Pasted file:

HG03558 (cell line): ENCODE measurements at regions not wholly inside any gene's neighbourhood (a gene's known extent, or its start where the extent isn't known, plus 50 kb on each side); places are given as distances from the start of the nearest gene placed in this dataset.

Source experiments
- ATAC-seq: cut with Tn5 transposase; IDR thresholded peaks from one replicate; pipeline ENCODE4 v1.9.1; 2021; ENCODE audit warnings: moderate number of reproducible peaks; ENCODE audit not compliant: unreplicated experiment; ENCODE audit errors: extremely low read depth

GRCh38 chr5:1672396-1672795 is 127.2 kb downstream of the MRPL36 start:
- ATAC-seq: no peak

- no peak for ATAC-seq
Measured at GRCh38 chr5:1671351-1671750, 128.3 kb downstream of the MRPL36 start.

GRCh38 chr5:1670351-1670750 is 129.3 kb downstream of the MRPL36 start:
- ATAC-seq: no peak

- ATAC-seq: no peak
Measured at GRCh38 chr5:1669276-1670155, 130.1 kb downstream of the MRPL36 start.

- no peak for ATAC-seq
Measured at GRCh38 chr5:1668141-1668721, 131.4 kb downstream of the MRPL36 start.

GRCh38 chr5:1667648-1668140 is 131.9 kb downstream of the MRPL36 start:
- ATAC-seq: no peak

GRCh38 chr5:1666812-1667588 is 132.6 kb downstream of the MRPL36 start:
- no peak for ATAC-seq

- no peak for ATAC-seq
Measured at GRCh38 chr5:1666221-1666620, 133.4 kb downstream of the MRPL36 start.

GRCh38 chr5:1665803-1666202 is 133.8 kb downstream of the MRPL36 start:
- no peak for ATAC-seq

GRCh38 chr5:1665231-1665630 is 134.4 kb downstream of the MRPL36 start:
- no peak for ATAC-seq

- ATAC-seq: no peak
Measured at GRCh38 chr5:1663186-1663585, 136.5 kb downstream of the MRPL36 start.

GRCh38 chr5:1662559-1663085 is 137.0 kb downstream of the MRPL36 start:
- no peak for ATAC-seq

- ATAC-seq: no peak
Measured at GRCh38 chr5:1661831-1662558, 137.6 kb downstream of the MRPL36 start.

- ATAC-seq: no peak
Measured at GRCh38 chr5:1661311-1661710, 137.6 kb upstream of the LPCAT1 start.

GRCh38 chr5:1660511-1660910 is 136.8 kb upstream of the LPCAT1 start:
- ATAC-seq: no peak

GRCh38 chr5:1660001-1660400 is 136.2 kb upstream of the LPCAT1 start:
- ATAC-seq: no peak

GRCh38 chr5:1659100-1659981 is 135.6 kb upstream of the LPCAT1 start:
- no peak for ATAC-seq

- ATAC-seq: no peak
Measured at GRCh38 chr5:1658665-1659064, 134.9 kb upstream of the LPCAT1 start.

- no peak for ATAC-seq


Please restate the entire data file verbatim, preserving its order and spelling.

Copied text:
HG03558 (cell line): ENCODE measurements at regions not wholly inside any gene's neighbourhood (a gene's known extent, or its start where the extent isn't known, plus 50 kb on each side); places are given as distances from the start of the nearest gene placed in this dataset.

Source experiments
- ATAC-seq: cut with Tn5 transposase; IDR thresholded peaks from one replicate; pipeline ENCODE4 v1.9.1; 2021; ENCODE audit warnings: moderate number of reproducible peaks; ENCODE audit not compliant: unreplicated experiment; ENCODE audit errors: extremely low read depth

GRCh38 chr5:1672396-1672795 is 127.2 kb downstream of the MRPL36 start:
- ATAC-seq: no peak

- no peak for ATAC-seq
Measured at GRCh38 chr5:1671351-1671750, 128.3 kb downstream of the MRPL36 start.

GRCh38 chr5:1670351-1670750 is 129.3 kb downstream of the MRPL36 start:
- ATAC-seq: no peak

- ATAC-seq: no peak
Measured at GRCh38 chr5:1669276-1670155, 130.1 kb downstream of the MRPL36 start.

- no peak for ATAC-seq
Measured at GRCh38 chr5:1668141-1668721, 131.4 kb downstream of the MRPL36 start.

GRCh38 chr5:1667648-1668140 is 131.9 kb downstream of the MRPL36 start:
- ATAC-seq: no peak

GRCh38 chr5:1666812-1667588 is 132.6 kb downstream of the MRPL36 start:
- no peak for ATAC-seq

- no peak for ATAC-seq
Measured at GRCh38 chr5:1666221-1666620, 133.4 kb downstream of the MRPL36 start.

GRCh38 chr5:1665803-1666202 is 133.8 kb downstream of the MRPL36 start:
- no peak for ATAC-seq

GRCh38 chr5:1665231-1665630 is 134.4 kb downstream of the MRPL36 start:
- no peak for ATAC-seq

- ATAC-seq: no peak
Measured at GRCh38 chr5:1663186-1663585, 136.5 kb downstream of the MRPL36 start.

GRCh38 chr5:1662559-1663085 is 137.0 kb downstream of the MRPL36 start:
- no peak for ATAC-seq

- ATAC-seq: no peak
Measured at GRCh38 chr5:1661831-1662558, 137.6 kb downstream of the MRPL36 start.

- ATAC-seq: no peak
Measured at GRCh38 chr5:1661311-1661710, 137.6 kb upstream of the LPCAT1 start.

GRCh38 chr5:1660511-1660910 is 136.8 kb upstream of the LPCAT1 start:
- ATAC-seq: no peak

GRCh38 chr5:1660001-1660400 is 136.2 kb upstream of the LPCAT1 start:
- ATAC-seq: no peak

GRCh38 chr5:1659100-1659981 is 135.6 kb upstream of the LPCAT1 start:
- no peak for ATAC-seq

- ATAC-seq: no peak
Measured at GRCh38 chr5:1658665-1659064, 134.9 kb upstream of the LPCAT1 start.

- no peak for ATAC-seq